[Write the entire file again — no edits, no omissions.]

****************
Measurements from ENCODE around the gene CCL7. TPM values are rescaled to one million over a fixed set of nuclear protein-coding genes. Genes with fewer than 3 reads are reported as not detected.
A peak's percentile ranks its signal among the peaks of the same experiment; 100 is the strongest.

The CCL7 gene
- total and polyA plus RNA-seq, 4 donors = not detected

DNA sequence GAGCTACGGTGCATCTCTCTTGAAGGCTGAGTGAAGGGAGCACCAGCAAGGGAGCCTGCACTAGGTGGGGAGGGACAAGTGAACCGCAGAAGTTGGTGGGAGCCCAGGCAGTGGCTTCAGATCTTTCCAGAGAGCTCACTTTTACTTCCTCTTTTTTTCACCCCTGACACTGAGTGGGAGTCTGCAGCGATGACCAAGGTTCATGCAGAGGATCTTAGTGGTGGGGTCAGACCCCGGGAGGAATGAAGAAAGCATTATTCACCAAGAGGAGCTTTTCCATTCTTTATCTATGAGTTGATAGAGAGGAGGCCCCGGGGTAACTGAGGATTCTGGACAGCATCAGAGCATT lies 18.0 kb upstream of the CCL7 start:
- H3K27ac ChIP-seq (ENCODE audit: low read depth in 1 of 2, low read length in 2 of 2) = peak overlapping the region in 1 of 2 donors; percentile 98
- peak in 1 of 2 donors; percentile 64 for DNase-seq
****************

Measurements from ENCODE around the gene CCL7. TPM values are rescaled to one million over a fixed set of nuclear protein-coding genes. Genes with fewer than 3 reads are reported as not detected.
A peak's percentile ranks its signal among the peaks of the same experiment; 100 is the strongest.

The CCL7 gene
- total and polyA plus RNA-seq, 4 donors = not detected

DNA sequence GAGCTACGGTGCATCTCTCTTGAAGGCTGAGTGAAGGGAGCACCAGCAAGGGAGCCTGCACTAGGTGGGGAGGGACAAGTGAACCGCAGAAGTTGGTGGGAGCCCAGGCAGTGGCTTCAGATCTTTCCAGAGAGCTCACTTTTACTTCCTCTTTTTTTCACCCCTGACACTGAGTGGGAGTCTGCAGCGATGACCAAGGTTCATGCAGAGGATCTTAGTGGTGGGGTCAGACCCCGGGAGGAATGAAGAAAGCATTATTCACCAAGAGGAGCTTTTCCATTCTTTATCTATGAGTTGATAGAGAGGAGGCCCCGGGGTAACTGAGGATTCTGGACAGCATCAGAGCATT lies 18.0 kb upstream of the CCL7 start:
- H3K27ac ChIP-seq (ENCODE audit: low read depth in 1 of 2, low read length in 2 of 2) = peak overlapping the region in 1 of 2 donors; percentile 98
- peak in 1 of 2 donors; percentile 64 for DNase-seq